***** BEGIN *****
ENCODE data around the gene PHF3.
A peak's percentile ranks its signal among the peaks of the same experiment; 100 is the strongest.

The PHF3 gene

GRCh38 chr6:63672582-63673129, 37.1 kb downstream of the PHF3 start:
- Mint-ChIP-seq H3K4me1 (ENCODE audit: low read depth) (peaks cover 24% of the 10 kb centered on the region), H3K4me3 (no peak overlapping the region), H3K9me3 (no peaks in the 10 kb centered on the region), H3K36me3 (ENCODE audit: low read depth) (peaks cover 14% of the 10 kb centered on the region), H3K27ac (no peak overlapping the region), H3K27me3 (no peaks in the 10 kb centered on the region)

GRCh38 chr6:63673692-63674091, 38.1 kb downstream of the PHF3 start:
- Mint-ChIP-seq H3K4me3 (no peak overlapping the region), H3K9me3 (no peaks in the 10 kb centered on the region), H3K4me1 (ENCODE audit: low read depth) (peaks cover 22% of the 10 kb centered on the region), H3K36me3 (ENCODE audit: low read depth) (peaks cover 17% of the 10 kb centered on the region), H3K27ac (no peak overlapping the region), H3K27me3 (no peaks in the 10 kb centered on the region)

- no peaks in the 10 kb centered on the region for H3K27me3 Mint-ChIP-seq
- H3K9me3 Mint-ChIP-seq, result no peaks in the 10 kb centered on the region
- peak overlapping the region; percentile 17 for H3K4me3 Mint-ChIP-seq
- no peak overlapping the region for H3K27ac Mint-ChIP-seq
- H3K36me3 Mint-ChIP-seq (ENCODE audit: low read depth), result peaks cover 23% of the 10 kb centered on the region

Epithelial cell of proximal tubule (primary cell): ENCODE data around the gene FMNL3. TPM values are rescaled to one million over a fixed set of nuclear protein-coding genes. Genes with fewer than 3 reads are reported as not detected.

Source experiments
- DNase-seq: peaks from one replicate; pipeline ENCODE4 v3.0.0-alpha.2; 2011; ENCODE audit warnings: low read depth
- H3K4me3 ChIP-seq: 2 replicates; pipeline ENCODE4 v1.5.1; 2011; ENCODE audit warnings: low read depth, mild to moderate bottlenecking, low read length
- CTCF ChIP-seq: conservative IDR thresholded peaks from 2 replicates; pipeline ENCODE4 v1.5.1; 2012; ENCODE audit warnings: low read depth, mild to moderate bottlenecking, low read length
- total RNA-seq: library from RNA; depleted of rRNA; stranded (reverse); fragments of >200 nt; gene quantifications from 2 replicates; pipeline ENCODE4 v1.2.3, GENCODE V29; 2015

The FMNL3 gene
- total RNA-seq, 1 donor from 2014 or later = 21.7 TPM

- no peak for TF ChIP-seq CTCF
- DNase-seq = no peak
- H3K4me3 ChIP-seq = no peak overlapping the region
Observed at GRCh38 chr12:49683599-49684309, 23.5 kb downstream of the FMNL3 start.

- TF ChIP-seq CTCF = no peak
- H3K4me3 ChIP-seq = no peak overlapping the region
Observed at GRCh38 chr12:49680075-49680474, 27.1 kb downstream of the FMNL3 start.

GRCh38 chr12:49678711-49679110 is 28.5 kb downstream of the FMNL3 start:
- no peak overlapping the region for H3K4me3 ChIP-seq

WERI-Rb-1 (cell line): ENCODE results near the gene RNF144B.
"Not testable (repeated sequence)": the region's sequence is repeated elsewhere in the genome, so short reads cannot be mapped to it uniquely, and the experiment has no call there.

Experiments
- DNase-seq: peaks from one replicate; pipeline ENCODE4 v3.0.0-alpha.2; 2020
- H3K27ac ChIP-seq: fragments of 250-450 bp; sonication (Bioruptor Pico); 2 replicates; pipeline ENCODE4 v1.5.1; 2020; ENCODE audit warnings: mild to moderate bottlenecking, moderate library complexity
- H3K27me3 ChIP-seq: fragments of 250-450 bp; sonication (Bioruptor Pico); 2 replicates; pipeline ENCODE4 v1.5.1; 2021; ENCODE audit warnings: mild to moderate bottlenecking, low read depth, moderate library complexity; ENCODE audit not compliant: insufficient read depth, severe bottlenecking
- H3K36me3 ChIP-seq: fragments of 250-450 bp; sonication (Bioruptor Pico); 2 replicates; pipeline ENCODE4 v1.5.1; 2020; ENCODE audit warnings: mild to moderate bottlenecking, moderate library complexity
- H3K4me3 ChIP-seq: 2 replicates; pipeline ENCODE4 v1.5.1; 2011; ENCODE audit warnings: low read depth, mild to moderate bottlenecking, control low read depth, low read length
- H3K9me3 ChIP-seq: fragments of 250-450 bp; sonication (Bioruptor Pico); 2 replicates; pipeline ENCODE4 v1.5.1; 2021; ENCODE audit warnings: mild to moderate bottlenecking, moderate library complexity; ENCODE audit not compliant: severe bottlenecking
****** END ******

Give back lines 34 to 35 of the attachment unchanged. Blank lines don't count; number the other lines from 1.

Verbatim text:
- H3K27ac ChIP-seq: fragments of 250-450 bp; sonication (Bioruptor Pico); 2 replicates; pipeline ENCODE4 v1.5.1; 2020; ENCODE audit warnings: mild to moderate bottlenecking, moderate library complexity
- H3K27me3 ChIP-seq: fragments of 250-450 bp; sonication (Bioruptor Pico); 2 replicates; pipeline ENCODE4 v1.5.1; 2021; ENCODE audit warnings: mild to moderate bottlenecking, low read depth, moderate library complexity; ENCODE audit not compliant: insufficient read depth, severe bottlenecking